Most visitors seem to be captivated by gorgeous Kinkaku and not to pay any attention to Kyoko-chi pond. But it is hard to imagine the golden pavilion without Kyoko-chi pond, the core of the Chisen-Kaiyu-shiki/Chisen-Shuyu-shiki Teien (a pond strolling and pond-boating garden) of Kinkaku-ji. Typical charms of a Japanese garden can be found in the garden, especially in the pond and Ryumon-baku (Ryumon-no-taki) waterfall.

Click on a photo for full image.

Kyoko-chi pond in autumn.
November 28, 2000
Kyoko-chi pond in winter.
January 20, 2001
Islets in Kyoko-chi pond.
November 18, 2007
The southernmost islet in Kyoko-chi pond.
November 30, 2009
Ashihara-jima islet in Kyoko-chi pond. The largest islet in the pond represents the Japanese Islands.
February 17, 2008
Sanzon ishigumi on the northern shore of Ashihara-jima.
March 13, 2010
The inclined stone in the middle of the photo is Hosokawa-ishi on Ashihara-jima islet.
March 13, 2010
The stone leaning to the right is Akamatsu-ishi.
March 13, 2010
Hatakeyama-ishi to the east of Awaji-shima islet.
March 13, 2010
Tsuru-jima (crane island) on the left and Kame-jima (turtle island) on the right.
November 30, 2009
Kusen-Hakkai-seki (nine-mountain-eight-sea stone) north-east of Tsuru-jima. This stone was imported from China.
March 13, 2010
The four stones forming a horizontal line in the middle of the photo are called Yodomari-ishi that represent sailboats anchored at night. These boats are bound for the Isle of Eternal Life in Chinese mythology.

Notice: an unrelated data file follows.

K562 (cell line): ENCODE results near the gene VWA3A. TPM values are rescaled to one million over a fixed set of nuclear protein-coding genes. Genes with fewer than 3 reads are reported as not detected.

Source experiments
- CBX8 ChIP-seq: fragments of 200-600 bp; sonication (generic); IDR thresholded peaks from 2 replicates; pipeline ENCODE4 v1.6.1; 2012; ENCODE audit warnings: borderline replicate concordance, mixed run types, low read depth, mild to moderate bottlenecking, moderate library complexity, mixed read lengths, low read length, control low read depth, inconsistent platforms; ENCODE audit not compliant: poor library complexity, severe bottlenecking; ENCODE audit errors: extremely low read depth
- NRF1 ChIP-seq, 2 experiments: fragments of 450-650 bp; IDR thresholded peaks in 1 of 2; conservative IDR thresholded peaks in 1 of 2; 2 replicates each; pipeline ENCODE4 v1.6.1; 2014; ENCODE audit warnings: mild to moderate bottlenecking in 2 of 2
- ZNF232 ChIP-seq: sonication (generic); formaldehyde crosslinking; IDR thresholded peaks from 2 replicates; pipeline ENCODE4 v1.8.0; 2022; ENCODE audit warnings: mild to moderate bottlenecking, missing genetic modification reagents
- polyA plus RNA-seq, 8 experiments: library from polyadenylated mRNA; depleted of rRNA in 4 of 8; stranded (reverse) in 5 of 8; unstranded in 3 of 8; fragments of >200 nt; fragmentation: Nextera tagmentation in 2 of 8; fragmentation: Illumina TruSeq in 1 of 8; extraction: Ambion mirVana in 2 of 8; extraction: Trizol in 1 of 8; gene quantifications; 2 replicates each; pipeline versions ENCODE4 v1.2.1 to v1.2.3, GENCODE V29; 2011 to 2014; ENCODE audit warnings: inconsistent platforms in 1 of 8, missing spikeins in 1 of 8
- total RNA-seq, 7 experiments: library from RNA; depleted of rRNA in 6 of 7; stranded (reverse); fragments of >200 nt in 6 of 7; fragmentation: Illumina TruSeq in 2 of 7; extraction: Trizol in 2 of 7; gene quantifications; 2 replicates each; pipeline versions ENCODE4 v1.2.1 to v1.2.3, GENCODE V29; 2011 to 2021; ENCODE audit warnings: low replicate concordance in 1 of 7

March 13, 2010
Dekame (leaving turtle) island
November 30, 2009
Irikame (arriving turtle) island
November 30, 2009
A small gate with a moss covered roof.
February 17, 2008

Photos of Hojo and Kuri

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Kuri, the priest's living quarters, of Kinkaku-ji in winter.
January 20, 2001
Onigawara, or a gargoyle on the roof of Kuri.
March 14, 2004
Buddhist images in a room of Hojo.
January 26, 2004
Fusuma-e in a tatami room of Hojo, painted by Kano Geki in 1681.
January. 26, 2004
Fusuma-e in a tatami room of Hojo, painted by Kano Geki in 1681.
January. 26, 2004
The phoenix that used to be on the roof top of the original Kinkaku, that was set fire and burnt down in 1950.
January 26, 2004
A karesansui garden of Hojo.
January 26, 2004
Hojo building.
February 17, 2008
Rikushu-no-matsu, a-boat-on-the-ground pine.
February 17, 2008

Other Photos

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Somon gate.
November 18, 2007
Ichimonji chozubachi, a big washbasin.
March 13, 2010
The belfry.
November 18, 2007
A small shrine called Shin'un.
March 13, 2010
Genka-sen well that was used by Yoshimitsu to wash his hands.
November 18, 2007
A pair of Kinkaku-ji gaki bamboo fences that are peculiar to Kinkaku-ji.
February 17, 2008
Kokei-kyo, a small stone bridge over the stream from Anmin-taku pond to Ryumon-baku waterfall.
March 13, 2010
Ryumon-baku (Ryumon-no-taki) waterfall. In the middle is Rigyo-seki that literally means a carp stone.
March 13, 2010
Jizo Buddhist images and coins that visitors tossed.
February 17, 2008
An islet in Anmin-taku pond. The stone pagoda in the middle is called Hakuja-zuka, or a white snake mound.
November 18, 2007
Sekka-tei tea hut that was rebuilt in in 1874. The original hut was designed by a tea master Kanamori Sowa (1584-1657).
January 26, 2004
A room of Sekka-tei.
November 18, 2007
Kijin-to, a chair-shaped stone.
March 13, 2010
Fudo-do.
February 17, 2008
The exit stone stairs.
January 26, 2004